On Monday, Oct. 11, all of Oregon will celebrate a new day of remembrance for the first time: Indigenous Peoples’ Day.
Thanks to a bill that passed the state legislature last spring, Oregon became the 11th state to formally recognize this day on the second Monday of October each year. It replaces Columbus Day, in a formal acknowledgement that the story of Christopher Columbus “discovering” America is historically inaccurate, racist, and harmful.
In honor of this new day, plus Native American Heritage Month coming up in November, we wanted to recognize and honor the history and modern-day contributions of Native American peoples.
What’s Wrong with Columbus Day
The Christopher Columbus story that has long been taught in American schools is deeply problematic. First, Columbus did not “discover” America — Indigenous peoples were living and thriving here for thousands of years before he arrived. Second, Columbus and his party subjugated the Native peoples they met to slavery, violence, genocide, and a host of other atrocities. This video brings light to their actions, through the words of Columbus (warning: it contains references to violent sexual assault): https://youtu.be/Nd8K7GGt2YU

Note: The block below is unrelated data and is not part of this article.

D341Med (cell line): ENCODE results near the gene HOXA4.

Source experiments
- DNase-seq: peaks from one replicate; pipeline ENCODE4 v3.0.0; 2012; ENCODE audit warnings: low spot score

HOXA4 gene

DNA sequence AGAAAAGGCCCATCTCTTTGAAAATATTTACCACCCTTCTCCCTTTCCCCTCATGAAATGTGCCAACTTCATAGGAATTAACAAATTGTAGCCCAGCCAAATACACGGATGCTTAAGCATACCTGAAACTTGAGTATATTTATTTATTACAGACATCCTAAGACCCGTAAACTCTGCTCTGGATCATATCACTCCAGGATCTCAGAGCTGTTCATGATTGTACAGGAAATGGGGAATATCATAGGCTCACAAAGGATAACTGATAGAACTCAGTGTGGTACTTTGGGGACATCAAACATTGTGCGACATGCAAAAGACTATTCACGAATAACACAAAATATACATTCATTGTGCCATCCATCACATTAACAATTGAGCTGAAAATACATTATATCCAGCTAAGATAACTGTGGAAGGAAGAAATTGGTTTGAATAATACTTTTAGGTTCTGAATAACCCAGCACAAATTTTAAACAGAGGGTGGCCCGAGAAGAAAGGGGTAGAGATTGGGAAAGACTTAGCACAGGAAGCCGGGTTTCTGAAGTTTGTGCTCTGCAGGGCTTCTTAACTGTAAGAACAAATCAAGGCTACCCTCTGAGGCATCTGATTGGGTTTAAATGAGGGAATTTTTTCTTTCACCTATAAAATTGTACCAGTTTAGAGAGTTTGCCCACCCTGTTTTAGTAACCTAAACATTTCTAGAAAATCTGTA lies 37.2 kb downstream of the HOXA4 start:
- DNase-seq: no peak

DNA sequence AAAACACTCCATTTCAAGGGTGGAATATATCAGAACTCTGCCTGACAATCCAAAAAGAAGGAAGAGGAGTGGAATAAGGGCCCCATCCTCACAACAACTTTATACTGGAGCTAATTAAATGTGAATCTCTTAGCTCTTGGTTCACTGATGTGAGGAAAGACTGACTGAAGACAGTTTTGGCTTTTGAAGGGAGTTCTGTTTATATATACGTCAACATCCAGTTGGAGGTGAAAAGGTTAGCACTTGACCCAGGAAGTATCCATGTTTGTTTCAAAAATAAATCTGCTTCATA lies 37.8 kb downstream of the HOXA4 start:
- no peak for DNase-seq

Thirdly, the Columbus Day holiday itself was something created by President Benjamin Harrison to placate the Italian government after a horrific incident in 1892 where 11 Italian American immigrants were lynched by white people in New Orleans. No one was held accountable for the killings.
The Importance of Indigenous Peoples’ Day
It’s important that we take time to learn about the true history of Indigenous cultures and the atrocities perpetrated against them. It’s also important that we celebrate the positive contributions of Native cultures and the pride that Native people feel about their heritage.
Here are a few resources to help you learn more:
- “We Shall Remain,” documentary series from the PBS series American Experience”
- “How the U.S. stole thousands of Native American children,” by Vox
- “Broken Treaties,” PBS documentary on the history of Oregon’s tribes
Perspectives from Youth, Staff, and Volunteers
We also asked some of our Native American youth, staff, and volunteers for their views on the new day. Not surprisingly, their feelings were mixed.
Krisleen, 18, Confederated Tribes of Warm Springs, youth at Oak Creek: